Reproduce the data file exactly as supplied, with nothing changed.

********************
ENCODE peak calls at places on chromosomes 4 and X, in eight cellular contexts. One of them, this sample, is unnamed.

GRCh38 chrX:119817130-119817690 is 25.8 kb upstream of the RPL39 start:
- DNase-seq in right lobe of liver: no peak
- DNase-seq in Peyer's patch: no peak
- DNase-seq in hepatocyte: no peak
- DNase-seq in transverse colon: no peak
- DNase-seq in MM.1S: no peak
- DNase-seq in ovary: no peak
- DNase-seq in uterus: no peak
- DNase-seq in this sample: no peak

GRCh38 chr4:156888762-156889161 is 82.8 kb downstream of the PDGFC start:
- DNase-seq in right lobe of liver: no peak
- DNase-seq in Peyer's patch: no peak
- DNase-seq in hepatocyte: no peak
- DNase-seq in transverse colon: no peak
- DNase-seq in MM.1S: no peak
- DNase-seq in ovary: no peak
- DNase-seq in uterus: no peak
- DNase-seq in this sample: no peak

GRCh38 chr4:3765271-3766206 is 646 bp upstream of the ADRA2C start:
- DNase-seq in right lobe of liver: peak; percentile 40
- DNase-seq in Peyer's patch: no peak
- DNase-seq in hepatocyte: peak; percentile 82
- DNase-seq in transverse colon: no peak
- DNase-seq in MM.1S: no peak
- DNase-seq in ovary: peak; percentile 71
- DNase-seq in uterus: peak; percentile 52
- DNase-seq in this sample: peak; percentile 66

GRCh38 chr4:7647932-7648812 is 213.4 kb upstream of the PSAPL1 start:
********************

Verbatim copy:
ENCODE peak calls at places on chromosomes 4 and X, in eight cellular contexts. One of them, this sample, is unnamed.

GRCh38 chrX:119817130-119817690 is 25.8 kb upstream of the RPL39 start:
- DNase-seq in right lobe of liver: no peak
- DNase-seq in Peyer's patch: no peak
- DNase-seq in hepatocyte: no peak
- DNase-seq in transverse colon: no peak
- DNase-seq in MM.1S: no peak
- DNase-seq in ovary: no peak
- DNase-seq in uterus: no peak
- DNase-seq in this sample: no peak

GRCh38 chr4:156888762-156889161 is 82.8 kb downstream of the PDGFC start:
- DNase-seq in right lobe of liver: no peak
- DNase-seq in Peyer's patch: no peak
- DNase-seq in hepatocyte: no peak
- DNase-seq in transverse colon: no peak
- DNase-seq in MM.1S: no peak
- DNase-seq in ovary: no peak
- DNase-seq in uterus: no peak
- DNase-seq in this sample: no peak

GRCh38 chr4:3765271-3766206 is 646 bp upstream of the ADRA2C start:
- DNase-seq in right lobe of liver: peak; percentile 40
- DNase-seq in Peyer's patch: no peak
- DNase-seq in hepatocyte: peak; percentile 82
- DNase-seq in transverse colon: no peak
- DNase-seq in MM.1S: no peak
- DNase-seq in ovary: peak; percentile 71
- DNase-seq in uterus: peak; percentile 52
- DNase-seq in this sample: peak; percentile 66

GRCh38 chr4:7647932-7648812 is 213.4 kb upstream of the PSAPL1 start: